- Enter a “default from the name”. The default form name is the name that appears as the sender of the email. If you are sending the email on behalf of your company, you’ll want to use your company’s name or identity as the default name.
- Enter a “default from address.” The default address is the email address the recipient sees as the sender. Also, the default from address is the email address that will receive any responses to the emails sent. You would want to use a business email for this.
- Enter the email that will notify when a new subscriber is added and when someone unsubscribes from the list.
Creating the email is the most tasking part as it’s the part where all we have learned about emails is going to come into play.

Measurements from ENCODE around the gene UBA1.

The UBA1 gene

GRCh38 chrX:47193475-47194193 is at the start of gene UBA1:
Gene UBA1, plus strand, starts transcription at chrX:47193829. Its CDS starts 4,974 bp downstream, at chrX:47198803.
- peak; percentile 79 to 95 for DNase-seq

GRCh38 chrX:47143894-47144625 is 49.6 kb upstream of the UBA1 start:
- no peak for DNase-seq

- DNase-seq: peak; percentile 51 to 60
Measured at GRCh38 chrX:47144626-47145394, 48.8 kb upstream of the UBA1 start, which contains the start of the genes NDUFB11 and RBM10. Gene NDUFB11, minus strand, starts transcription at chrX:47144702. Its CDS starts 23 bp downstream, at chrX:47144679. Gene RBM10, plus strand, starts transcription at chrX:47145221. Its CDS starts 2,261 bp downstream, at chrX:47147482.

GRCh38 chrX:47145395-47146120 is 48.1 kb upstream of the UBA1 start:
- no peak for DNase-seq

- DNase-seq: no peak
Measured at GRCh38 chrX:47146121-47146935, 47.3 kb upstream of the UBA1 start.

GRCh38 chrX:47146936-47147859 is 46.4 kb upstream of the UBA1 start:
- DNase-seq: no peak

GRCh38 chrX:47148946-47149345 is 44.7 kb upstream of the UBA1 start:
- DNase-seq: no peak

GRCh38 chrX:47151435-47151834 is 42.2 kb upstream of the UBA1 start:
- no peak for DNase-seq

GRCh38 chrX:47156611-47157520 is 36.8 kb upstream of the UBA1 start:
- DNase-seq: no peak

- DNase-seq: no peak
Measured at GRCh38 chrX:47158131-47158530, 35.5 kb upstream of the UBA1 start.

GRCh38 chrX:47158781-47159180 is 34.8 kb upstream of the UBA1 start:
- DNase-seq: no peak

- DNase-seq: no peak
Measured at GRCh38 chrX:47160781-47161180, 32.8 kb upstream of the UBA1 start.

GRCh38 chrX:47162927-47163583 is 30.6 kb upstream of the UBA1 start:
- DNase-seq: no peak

When you’re done setting up your audience, go back to the homepage, then click create. You’ll be required to select the type of mail you want to send.
After selecting your email type, you’ll need to set up the following
- Email recipient
- Email sender
- Email subject
- Email content
If you have properly set up your audience as earlier discussed, then you will have no issue with this. All you’ll be required to do is select the audience you want to send the email to. This is why it’s advisable to use an audience title that is recognizable. It’ll allow you to know which of your audiences you want to send the email to.
As earlier discussed, ensure you are using your company name so that the recipient would easily identify that it’s an email from your company.
This is the same as the subject of the email discussed earlier. Use a short and appealing subject line to capture the attention of your reader.
The email content is the same as the body of the email.
Using email service providers like Mailchimp gives an advantage in that there are custom templates ready for you. All you have to do is select the template that appeals to you and the essence of your email.